Russia Contagion Spreads To European Banks : French SocGen, Austrian Raiffeisen Plummet

Tyler Durden's picture

We recently noted the rise of counterparty risks in the financial system due to oil prices dropping (and leveraged derivative exposures) but as the Russia situation has deteriorated so dramatically this week, a renewed focus on bank exposures has sent stocks reeling (and credit risk soaring) among many European (and US) banks. As Bloomberg reports, Raiffeisen Bank International and Societe Generale, the European banks with most at stake in Russia, led European lenders lower. Raiffeisen fell as much as 10.3% to 11.40 euros in Vienna, the lowest level since it went public in 2005. Societe Generale dropped as much as 7.3% to 31.85 euros, hitting the lowest intraday level since August 2013. CDS markets for both also exploded with Raffeisen risk at 27 month highs. As one analyst noted, "There remains a huge amount of uncertainty at this juncture, but the key point is that there are no benign scenarios." While not on the same scale, US bank risk has also widened signicantly in recent weeks (despite equity strength).

Credity risk is surging...



As Bloomberg continues,

“More fundamental concerns are building over the outlook for Russia’s economy and the likely policy response,” Neil Shearing, an economist at Capital Economics in London, wrote in a note to clients. “There remains a huge amount of uncertainty at this juncture, but the key point is that there are no benign scenarios. Even if the ruble does stabilize over the coming weeks, the economic crisis facing Russia has much further to run.”


Societe Generale is the bank that has the biggest absolute exposure to Russia, at 25 billion euros ($31 billion), according to Citigroup Inc. analysts led by Kinner Lakhani. That’s equivalent to 62 percent of the Paris-based bank’s tangible equity. Raiffeisen has 15 billion euros at risk in Russia, almost twice its tangible equity, and it also has the biggest exposure to Ukraine, with 4.9 billion euros, according to Citigroup.


UniCredit, the third European bank strongly invested in the former Soviet Union, has 18 billion euros at stake in Russia, or 40 percent of its tangible book value, Citigroup said.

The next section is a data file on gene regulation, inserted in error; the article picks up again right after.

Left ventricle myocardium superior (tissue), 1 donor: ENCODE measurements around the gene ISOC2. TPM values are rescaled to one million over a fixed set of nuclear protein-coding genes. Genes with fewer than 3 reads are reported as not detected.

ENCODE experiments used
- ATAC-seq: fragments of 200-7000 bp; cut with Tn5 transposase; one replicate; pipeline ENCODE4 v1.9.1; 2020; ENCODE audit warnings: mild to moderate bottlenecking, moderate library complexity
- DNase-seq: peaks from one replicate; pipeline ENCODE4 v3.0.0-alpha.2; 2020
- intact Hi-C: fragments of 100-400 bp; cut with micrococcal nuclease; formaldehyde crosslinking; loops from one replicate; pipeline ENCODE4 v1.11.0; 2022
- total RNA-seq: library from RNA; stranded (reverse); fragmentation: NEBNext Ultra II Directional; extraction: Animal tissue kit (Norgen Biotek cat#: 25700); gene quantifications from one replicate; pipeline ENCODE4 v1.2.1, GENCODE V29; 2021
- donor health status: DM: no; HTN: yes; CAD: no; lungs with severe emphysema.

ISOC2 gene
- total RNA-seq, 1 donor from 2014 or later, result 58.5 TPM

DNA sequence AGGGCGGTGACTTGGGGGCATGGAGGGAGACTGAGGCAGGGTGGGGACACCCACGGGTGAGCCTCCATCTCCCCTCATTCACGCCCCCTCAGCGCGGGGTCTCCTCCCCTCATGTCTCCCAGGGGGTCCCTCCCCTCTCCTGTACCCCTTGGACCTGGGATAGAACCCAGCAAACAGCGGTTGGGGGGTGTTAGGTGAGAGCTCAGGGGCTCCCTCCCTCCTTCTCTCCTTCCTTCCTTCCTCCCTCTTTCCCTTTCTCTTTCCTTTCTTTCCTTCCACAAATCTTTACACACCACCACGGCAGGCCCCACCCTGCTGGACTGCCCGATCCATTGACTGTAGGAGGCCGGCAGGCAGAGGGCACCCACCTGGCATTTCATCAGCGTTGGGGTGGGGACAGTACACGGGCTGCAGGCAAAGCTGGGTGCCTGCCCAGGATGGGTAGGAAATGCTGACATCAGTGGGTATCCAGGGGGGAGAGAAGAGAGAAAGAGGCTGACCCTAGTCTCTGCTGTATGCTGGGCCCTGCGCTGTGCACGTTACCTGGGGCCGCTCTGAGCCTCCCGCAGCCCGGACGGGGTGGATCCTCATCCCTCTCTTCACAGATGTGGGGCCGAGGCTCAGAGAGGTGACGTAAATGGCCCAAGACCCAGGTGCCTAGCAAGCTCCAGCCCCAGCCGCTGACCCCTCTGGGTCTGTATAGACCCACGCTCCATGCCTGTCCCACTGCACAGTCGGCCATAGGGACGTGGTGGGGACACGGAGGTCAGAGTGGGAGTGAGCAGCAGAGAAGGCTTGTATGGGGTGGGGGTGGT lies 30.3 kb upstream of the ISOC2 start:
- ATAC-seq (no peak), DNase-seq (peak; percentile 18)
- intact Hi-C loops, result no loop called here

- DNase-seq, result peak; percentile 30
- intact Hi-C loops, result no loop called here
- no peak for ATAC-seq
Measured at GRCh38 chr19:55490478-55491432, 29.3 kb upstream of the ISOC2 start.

And while European banks are starting to show real cracks, US financial institutions are also seeing spreads widen notably since oil prices peaked...


Charts: Bloomberg

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JRobby's picture


The oligarchs play their hand. Decades in the making.

And I thought Christmas/New year's was going to be the same old yawn?

bigdumbnugly's picture
Russia Contagion Spreads To European Banks : French SocGen, Austrian Raiffeisen Plummet


but curiously the world caviar and grey poupon market remains unfazed.

froze25's picture

Just bought a 10oz bar of the .9999 pure silver today.  First phys purchase I have ever made.  I guess I popped my cherry so to say.

JRobby's picture

Do you have a safe welded to anchor studs poured into your foundation and some guns and ammo?

FieldingMellish's picture

A pair of pliers can take care of that.... molars have the deepest roots and index fingernails are the most sensitive.

MalteseFalcon's picture

So who the fuck wants to live forever?  Pass the victory gin, bitch.

Hey was that hoofbeats?

7.62x54r's picture

OK, he bought enough silver for 10 weeks worth of beans and rice.

A start, I suppose.

Do talk less about personal purchases.

Bunghole's picture


I dont care how much you spend on a safe.  Once someone holds a gun to your son's/daughter's head, you'll squeal that safe combo like a little blathering pig.

Save your money on a safe and buy some guns and ammo.

JRobby's picture

Sorry, I meant booby trapped safe. The silver bar is on the shelf in the garage behind some junk along with the bottle of Jack Daniels.

froze25's picture

"Do you have a safe welded to anchor studs poured into your foundation and some guns and ammo?" I got some good stash spots and I am a strong supporter of the 2nd admendment.

Bunghole's picture


No need to post your whopping $170 purchase in every thread here on the hedge.

Most of us like to keep our purchases on the down low.  You'd be wise to keep your trap shut.

sleigher's picture

Please be sure to take it with you next time you are boating on the lake.

JRobby's picture

"Counting bodies like sheep to the rhythm of the war drums"


That_shits_broken's picture

Get to work Mr. Bullard!

Haus-Targaryen's picture

If soc Gen has to write that off -- France just because another casualty and the EUR just entered a massive shit storm.

Ghordius's picture

question is... why should SocGen write that off? Is this exposure in Ruble or EUR? Isn't Russia a net exporter? European customers will want to buy NatGas this winter, won't they?

KnuckleDragger-X's picture

That's the thing, the game runs in both directions but the EU et al are used to getting their way and can't understand that Russia may be playing a different game.

Haus-Targaryen's picture